Today, surgery, radiotherapy, and chemotherapy, i.e. 'scalpel, ray, and pill', remain the standard tumor therapies. Novel therapies like gene therapy or immunotherapy are only administered in the setting of experimental studies. In addition, outside 'school' medicine, a variety of 'alternative' treatments are sought by patients and their families who do not have full confidence in standard therapies.
This scepticism is, unfortunately, not entirely unfounded. With current therapies, between 30% and 40% of all cancer patients die of their disease (Figure 22.1). This average percentage conceals huge differences. Basal cell carcinoma and squamous carcinoma of the skin, e.g., are almost always detected before they metastasize and can be cured by local surgery, radiotherapy or drug application (^12.1). A few formerly generally lethal tumors like testicular cancers, Wilms tumors (—> 11.1) and certain hematological cancers (^10) respond excellently to current therapies. The routine establishment of stem cell transplantation has further improved the prospects of patients with hematological cancers, most impressively of children.
On the other hand, cure rates are still abysmal for some cancers that spread early and do not respond well to chemotherapy. Mortalities exceed 95% for pancreatic carcinoma, and 85% for lung cancers beyond very early stages and some acute leukemias in adults. The rates for other common cancers fall between these extremes. As a rule, carcinomas can be cured by surgery or by radiotherapy as long as they are confined to the organ where they originate (cf. 13.1, 14.1, 15.1, 18.2, 19.1). In contrast, cure rates for metastasized carcinomas have generally remained dismal, although present-day drug and radiation therapies often alleviate symptoms and prolong survival.
Regarding this state of things, two conclusions are evident.
(1) Cancer prevention is superior to cancer treatment (cf. 20.1). Therefore, prevention ought to be consigned a high priority. At the least, if cancers cannot be prevented completely, they ought be detected at an early stage, while cures are still feasible.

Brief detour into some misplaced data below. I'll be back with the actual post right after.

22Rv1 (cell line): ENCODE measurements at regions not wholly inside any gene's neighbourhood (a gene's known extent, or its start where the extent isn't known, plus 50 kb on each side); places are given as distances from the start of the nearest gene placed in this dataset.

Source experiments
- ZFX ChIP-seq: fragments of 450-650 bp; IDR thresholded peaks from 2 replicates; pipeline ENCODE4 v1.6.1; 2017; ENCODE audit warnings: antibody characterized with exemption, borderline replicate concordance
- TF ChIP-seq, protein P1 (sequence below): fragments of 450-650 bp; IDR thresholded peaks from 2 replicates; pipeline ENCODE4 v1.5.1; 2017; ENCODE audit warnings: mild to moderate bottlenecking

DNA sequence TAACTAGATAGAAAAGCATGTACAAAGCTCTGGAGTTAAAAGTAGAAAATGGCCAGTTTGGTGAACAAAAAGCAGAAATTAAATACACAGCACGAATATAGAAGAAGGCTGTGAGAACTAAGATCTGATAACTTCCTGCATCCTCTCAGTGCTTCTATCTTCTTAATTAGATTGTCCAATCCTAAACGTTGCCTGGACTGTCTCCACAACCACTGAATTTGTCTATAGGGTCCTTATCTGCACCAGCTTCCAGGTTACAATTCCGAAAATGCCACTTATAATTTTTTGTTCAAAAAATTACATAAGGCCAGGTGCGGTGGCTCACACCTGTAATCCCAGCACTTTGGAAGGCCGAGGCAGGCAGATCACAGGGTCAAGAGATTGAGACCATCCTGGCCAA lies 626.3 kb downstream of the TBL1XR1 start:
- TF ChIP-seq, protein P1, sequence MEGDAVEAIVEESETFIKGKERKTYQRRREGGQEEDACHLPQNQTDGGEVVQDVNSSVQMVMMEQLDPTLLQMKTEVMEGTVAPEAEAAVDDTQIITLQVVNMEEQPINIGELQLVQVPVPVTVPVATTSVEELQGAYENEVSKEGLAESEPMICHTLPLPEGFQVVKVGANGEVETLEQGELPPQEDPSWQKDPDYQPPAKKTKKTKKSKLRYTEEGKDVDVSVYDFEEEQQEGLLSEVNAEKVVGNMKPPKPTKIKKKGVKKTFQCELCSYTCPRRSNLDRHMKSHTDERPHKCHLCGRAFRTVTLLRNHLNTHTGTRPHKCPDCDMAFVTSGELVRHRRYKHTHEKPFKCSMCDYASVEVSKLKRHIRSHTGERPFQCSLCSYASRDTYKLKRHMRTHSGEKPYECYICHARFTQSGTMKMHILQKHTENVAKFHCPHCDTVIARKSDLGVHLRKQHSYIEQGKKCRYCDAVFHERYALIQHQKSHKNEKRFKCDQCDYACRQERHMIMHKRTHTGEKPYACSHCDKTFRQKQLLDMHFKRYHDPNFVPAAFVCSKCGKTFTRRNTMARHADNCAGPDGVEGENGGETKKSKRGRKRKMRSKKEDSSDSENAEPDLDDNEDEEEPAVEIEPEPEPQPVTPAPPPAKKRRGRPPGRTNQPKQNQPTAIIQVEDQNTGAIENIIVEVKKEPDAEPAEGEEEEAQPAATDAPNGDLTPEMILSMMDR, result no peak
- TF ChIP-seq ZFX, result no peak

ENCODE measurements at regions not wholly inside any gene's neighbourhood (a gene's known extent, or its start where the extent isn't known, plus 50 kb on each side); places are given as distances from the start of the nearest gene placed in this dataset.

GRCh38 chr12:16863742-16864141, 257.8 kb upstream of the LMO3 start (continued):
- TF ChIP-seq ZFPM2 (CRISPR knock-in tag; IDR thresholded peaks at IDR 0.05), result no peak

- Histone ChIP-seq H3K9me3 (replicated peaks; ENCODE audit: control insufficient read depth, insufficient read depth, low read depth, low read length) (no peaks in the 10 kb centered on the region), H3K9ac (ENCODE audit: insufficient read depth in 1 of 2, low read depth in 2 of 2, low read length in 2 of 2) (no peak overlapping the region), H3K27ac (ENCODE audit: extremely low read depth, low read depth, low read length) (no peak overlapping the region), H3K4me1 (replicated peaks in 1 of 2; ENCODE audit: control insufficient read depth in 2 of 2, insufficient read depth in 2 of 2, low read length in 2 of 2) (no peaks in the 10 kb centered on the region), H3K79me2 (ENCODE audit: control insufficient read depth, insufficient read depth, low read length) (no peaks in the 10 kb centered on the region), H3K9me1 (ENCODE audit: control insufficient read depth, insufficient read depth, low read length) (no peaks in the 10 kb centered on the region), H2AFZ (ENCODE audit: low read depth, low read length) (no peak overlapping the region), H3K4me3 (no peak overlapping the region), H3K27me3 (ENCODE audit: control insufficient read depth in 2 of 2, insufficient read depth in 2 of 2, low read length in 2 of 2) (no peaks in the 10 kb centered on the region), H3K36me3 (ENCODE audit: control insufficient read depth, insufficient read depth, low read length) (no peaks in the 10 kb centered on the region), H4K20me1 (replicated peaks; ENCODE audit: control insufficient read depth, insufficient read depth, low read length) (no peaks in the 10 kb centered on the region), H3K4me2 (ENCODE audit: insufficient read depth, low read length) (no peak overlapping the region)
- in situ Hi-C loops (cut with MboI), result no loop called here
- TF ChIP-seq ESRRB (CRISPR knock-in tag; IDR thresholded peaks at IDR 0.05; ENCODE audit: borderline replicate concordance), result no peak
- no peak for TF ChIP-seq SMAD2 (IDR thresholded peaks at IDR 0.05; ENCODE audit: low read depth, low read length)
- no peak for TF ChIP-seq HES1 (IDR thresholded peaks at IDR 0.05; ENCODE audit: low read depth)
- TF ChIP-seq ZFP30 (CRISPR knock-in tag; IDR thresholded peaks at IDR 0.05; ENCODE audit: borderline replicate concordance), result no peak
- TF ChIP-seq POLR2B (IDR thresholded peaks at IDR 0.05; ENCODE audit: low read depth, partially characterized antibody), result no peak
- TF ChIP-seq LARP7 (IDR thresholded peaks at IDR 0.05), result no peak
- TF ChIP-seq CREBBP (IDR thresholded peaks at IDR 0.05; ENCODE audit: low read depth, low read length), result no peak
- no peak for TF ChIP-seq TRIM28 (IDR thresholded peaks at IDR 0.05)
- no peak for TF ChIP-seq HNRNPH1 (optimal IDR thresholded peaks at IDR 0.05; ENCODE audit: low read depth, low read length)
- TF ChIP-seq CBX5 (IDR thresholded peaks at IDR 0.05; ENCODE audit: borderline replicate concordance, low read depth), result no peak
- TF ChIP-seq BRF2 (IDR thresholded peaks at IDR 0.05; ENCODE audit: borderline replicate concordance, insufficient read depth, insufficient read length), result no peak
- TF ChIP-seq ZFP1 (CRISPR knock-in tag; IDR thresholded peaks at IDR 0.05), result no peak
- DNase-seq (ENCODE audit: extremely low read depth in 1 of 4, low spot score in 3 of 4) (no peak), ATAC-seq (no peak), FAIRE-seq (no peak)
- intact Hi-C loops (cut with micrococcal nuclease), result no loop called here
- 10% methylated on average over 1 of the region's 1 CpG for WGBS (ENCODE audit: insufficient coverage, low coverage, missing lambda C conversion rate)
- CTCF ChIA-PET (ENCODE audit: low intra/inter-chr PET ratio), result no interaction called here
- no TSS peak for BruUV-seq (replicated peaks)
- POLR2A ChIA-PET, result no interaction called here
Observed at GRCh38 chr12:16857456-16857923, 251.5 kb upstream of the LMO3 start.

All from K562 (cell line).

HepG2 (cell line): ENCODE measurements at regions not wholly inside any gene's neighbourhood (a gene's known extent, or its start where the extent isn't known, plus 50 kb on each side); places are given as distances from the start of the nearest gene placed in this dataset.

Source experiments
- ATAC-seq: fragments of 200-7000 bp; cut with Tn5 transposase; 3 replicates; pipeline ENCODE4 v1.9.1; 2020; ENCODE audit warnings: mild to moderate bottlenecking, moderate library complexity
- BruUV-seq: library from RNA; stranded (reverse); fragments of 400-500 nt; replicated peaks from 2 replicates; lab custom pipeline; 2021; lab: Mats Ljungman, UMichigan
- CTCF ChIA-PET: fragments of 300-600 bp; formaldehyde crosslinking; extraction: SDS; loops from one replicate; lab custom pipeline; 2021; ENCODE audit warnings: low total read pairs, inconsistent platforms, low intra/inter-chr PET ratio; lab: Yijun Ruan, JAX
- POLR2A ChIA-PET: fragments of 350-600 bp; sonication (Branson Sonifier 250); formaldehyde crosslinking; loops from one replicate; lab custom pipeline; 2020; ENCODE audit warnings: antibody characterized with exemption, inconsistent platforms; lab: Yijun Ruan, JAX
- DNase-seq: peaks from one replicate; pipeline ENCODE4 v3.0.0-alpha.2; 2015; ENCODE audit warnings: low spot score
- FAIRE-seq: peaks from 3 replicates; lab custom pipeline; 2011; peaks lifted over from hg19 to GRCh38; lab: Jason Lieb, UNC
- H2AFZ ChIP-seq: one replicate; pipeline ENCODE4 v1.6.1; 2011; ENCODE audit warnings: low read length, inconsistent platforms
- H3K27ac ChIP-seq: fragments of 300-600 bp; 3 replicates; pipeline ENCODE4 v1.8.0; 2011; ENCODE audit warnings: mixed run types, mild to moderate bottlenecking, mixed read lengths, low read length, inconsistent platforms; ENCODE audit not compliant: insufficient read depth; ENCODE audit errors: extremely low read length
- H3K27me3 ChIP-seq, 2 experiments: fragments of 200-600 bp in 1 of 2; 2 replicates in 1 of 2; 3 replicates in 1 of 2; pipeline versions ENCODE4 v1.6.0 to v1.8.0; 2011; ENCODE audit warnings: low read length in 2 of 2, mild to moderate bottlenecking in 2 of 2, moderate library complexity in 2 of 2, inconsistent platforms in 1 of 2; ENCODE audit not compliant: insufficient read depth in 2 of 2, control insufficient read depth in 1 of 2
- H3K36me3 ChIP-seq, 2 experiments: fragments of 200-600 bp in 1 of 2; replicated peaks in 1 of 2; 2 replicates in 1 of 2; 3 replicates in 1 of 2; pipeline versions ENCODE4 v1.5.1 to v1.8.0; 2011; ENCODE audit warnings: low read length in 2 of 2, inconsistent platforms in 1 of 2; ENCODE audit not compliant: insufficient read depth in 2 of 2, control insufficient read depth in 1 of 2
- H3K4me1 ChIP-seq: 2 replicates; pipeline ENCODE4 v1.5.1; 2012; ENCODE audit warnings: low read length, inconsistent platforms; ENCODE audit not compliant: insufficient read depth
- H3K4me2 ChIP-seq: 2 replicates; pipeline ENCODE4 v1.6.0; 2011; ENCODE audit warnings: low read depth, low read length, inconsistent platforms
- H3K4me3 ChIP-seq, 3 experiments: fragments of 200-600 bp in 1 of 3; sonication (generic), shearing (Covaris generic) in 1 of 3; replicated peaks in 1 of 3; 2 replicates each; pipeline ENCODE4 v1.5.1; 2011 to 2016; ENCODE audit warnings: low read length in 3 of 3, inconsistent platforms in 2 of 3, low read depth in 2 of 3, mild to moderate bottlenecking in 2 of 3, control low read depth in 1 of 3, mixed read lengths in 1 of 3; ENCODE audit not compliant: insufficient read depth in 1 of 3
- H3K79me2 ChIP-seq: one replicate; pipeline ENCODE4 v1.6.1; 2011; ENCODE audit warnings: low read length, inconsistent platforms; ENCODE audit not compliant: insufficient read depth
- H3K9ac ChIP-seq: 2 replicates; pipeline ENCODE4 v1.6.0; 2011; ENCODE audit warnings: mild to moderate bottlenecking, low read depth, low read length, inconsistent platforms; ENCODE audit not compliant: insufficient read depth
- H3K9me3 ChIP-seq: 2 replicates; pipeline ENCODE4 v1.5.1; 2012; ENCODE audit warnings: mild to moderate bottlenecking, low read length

(2) Better therapies are required, most urgently for advanced stage and/or metastatic carcinomas.
There is a general feeling that the current therapeutic concepts are approaching their limits. With the therapeutic strategies pursued till the 1990's, quantitative improvements in the therapy of major cancers may still be achieved, but no 'breakthroughs' are expected. In a sense, therefore, the present trend towards individualization of therapy (^21.5) recognizes the limits of current therapies, while attempting to exploit their full potential.
Breakthroughs in cancer therapy are instead anticipated from novel 'molecular' approaches based on the emerging insights into the molecular biology of human cancers. It is doubtful whether such breakthroughs have already been achieved. So far, only few 'new-age' drugs developed 'rationally' on the basis of molecular biology insights have entered clinical routine (cf. 22.4). There are, however, good reasons to believe that this situation may change. After all, the molecular biology of cancer described in parts I and II of this book is largely a product of the late 1980's and 1990's and the establishment of a new cancer therapy requires at least a decade of development and testing. Moreover, in several cases in which initial attempts at molecular-based cancer therapy have not been successful, advances in the knowledge of cancer biology allow to understand why these failures have occurred and to improve on them. In fact, this knowledge has also elucidated the causes why current cancer chemotherapy is only efficacious up to a certain point.
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